2. There are two dodgeball tournaments around town this weekend: one at Mathews High School Friday night, and the other at Ware Academy on Saturday afternoon. Chesapeake Bay Son is playing in both of them. Chesapeake Bay Daughter is playing in one of them. Chesapeake Bay Woman is playing in one of them, but she's not saying which one because she hasn't played dodgeball since fourth grade and now there are all these rules and she's mortified that she has to participate and is only doing so because a friend asked and did she mention she really doesn't want to play and let's move on to another subject.

3.  Monday morning my car wouldn't start. After much ado, it finally turned over and was acting fine until that evening when it started to make a noise. Something underneath the car sounds like a female opera singer holding the same note for a really long time. A new car is not in my financial forecast for at least another several years, so this car must last a long time. Simultaneously, newly-licensed Chesapeake Bay Son is perusing Craig's List on a daily basis, reading aloud the bargains du jour, hoping to find a used car for his own purposes. One of those "bargains" included a Camaro. (Like he's gonna drive a Camaro before I do!) Not wishing to quash his dreams entirely, I gently informed him that the insurance, maintenance, gas, and personal property taxes would be more than a little out of our league for that vehicle, so let's focus on something a little more realistic. Like lottery tickets so we can both buy Camaros.

That's all I have.

Now it's your turn to share three things, whatever's on your mind. Anything at all.

Wednesday, January 25, 2012

Sea Gulls

Pardon these not so great shots of some seagulls down at Bethel Beach.  For starters, I'm not very good at action shots. Also, these birds were actually very far away, and the zoom on my camera doesn't usually produce very good photos even when the camera is working properly.

However, the camera isn't really working properly, and as a result I never know if a shot will be too dark (as a couple of these are) or full of glare (as several of these are).

It's basically anyone's guess how shots like these will turn out.  A more motivated, disciplined person would have sent the camera off for repair a long time ago.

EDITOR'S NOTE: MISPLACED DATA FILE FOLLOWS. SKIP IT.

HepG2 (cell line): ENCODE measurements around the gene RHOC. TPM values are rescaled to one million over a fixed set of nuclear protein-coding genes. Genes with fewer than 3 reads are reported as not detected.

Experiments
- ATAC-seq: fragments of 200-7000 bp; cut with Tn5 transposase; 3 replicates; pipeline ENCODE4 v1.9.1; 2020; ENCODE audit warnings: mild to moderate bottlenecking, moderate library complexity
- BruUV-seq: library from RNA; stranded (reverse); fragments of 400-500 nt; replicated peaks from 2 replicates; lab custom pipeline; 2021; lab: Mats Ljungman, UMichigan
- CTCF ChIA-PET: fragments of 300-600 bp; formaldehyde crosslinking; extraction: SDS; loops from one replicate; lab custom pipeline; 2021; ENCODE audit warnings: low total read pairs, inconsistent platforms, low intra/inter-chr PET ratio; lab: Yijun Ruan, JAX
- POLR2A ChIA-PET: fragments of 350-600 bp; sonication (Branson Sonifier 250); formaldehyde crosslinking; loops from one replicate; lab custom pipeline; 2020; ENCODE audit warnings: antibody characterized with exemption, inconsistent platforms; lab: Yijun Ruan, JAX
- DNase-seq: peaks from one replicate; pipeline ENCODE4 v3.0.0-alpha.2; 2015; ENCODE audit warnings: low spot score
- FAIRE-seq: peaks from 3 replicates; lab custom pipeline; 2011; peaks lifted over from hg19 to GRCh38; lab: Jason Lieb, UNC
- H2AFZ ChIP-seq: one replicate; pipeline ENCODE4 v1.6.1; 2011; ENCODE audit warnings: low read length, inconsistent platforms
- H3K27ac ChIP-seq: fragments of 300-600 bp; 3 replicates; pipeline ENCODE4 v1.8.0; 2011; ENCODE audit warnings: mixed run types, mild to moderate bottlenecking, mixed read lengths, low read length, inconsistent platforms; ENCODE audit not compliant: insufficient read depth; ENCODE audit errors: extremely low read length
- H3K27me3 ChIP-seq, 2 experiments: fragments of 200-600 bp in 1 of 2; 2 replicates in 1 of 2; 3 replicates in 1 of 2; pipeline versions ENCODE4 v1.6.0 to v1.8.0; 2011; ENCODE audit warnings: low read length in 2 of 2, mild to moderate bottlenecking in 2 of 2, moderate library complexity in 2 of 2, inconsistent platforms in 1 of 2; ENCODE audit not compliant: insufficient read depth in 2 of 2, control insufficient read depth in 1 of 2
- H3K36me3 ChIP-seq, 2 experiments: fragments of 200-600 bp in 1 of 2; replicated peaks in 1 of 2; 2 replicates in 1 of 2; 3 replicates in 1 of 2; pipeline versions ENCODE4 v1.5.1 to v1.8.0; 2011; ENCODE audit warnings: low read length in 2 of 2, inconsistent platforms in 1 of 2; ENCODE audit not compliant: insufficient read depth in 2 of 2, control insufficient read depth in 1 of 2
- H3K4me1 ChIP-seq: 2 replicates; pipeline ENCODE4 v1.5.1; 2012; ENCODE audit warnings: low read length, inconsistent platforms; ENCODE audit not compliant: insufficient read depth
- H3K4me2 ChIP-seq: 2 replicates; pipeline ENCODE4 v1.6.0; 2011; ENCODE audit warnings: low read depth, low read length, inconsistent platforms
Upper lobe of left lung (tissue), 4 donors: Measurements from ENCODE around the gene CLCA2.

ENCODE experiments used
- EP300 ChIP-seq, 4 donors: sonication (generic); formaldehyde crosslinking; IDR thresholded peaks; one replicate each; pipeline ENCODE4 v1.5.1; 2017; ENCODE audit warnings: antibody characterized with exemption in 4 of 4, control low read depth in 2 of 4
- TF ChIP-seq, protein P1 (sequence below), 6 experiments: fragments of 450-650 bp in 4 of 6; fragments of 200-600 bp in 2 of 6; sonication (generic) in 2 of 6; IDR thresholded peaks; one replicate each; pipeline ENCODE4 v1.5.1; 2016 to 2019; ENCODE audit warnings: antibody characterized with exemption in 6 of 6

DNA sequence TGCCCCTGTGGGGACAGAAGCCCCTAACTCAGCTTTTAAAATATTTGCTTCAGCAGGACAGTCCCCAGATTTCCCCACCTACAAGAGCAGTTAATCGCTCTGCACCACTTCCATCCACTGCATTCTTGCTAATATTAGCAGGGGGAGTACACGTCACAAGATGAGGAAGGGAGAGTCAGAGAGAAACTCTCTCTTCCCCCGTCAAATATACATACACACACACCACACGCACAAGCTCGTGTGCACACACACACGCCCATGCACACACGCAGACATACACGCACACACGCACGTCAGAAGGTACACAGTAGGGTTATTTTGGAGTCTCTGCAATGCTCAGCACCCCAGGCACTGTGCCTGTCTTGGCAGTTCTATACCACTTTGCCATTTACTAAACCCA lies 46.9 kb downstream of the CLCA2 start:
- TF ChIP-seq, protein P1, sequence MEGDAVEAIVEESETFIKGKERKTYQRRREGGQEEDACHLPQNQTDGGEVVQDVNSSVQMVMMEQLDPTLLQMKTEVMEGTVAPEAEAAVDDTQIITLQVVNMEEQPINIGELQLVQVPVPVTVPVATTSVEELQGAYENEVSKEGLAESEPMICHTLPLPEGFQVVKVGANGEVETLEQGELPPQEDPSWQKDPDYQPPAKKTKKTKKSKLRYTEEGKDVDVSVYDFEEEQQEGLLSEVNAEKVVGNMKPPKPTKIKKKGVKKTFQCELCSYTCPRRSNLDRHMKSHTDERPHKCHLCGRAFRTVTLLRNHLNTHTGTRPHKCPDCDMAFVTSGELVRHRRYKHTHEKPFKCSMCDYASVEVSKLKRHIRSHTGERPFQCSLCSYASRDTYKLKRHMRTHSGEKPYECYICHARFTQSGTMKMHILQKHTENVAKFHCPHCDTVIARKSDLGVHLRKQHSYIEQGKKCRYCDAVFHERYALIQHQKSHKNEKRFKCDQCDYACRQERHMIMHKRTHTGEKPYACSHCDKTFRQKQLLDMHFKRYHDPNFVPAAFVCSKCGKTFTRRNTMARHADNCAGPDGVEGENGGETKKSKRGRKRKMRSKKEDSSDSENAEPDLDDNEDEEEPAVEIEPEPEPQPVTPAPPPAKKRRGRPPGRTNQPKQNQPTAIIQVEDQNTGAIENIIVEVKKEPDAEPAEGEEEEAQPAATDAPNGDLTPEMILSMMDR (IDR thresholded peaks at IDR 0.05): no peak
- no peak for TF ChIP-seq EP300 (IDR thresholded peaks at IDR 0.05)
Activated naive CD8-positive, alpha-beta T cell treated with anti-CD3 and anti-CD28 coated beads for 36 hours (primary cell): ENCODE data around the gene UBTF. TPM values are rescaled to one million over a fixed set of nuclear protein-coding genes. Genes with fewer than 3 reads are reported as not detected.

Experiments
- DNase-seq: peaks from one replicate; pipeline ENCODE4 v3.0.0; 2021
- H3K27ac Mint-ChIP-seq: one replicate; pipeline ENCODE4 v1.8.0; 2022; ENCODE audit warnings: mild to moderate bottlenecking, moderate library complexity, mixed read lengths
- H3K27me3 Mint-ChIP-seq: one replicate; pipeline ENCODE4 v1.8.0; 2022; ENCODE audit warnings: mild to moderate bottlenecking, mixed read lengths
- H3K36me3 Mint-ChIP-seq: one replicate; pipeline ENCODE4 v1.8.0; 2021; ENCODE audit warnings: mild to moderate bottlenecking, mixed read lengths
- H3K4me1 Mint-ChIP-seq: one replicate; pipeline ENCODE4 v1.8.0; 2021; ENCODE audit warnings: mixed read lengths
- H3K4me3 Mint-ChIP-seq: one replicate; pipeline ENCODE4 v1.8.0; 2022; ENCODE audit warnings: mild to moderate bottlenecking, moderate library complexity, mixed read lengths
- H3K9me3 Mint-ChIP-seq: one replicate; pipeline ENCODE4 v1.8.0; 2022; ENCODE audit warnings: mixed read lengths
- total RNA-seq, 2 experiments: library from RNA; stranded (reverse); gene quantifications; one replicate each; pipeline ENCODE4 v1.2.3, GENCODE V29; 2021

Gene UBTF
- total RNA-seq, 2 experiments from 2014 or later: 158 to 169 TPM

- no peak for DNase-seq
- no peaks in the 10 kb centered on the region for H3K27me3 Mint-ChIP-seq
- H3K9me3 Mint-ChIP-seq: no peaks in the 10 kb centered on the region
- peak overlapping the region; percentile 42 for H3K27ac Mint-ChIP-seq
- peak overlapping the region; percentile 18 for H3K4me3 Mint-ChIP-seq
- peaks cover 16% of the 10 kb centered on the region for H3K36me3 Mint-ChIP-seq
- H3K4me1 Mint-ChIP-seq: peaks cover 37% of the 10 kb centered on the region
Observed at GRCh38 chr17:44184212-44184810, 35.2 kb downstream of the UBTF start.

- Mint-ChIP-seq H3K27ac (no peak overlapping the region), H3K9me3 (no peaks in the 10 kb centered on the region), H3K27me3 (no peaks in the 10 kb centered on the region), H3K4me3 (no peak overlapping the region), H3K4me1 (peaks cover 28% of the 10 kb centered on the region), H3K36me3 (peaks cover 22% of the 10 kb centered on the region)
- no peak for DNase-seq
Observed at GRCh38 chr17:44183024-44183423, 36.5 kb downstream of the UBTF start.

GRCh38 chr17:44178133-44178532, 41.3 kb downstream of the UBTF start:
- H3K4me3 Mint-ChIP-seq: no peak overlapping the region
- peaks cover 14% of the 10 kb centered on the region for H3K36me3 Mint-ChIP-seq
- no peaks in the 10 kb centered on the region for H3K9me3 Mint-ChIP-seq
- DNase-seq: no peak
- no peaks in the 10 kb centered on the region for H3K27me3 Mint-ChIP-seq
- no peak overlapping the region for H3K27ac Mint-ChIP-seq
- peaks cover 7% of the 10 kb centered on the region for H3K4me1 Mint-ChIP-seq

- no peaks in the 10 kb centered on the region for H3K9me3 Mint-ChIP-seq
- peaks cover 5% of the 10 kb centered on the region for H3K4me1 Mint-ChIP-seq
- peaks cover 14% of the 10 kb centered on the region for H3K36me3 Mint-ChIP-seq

I confess that not only am I completely unmotivated and utterly undisciplined, I am mortified of putting my camera in the mail because it's so important to me.

In the meantime I just pretend nothing's wrong and hope it will magically fix itself--just like everything else on my In Need of Repair list, which stretches from here to the Eastern Shore and back.

I'll worry about all that another day.

As for today, hope your day is a good one.

Tuesday, January 24, 2012

Familiar Scene

This tree is a very familiar sight to anyone living in Mathews who has to travel to Gloucester and points beyond, and let's face it.

We Mathewsonians  all have to travel to Gloucester and points beyond at some point whether we want to or not.

Anyway this tree lives along Route 14 in Gloucester, in a field across the road from my fifth-grade English teacher's old farmhouse, which is now Holly Hill Antiques.

These photos were taken under duress so the quality is lacking, but trust me.
It's a beautiful tree.

I can't tell you how many times I've driven by this tree and wanted to pull over to snap some photos.  However this particular stretch of road is like the Autobahn, and pulling over on the shoulder to take pictures is not exactly the safest thing to do.

(In the interest of safety, I will refrain from telling you how these were actually taken, but rest assured it isn't something you're going to read about in any safe driving manual.)

Next to this tree is an old silo that ordinarily sports a sign for the pumpkin farm in Mathews, run by Fighting Mermaid and her family.

As a side note, I worked there back in high school when it was a strawberry farm, and I loved it! But tending to strawberry fields in the heat and humidity of Mathews County is very hard work. Shortly afterwards I decided working at an amusement park might be fun, so I went to work at Busch Gardens.  Which is a whole other story for a whole other day.

The orange pumpkin sign gives directions to the farm.

Alas, I've noticed the last couple of times I've driven by this silo that the pumpkin sign has fallen off. This made me think about who would be responsible for retrieving the sign and hanging it back up, and exactly how they'd go about doing so.  That hanging spot is pretty high off the ground.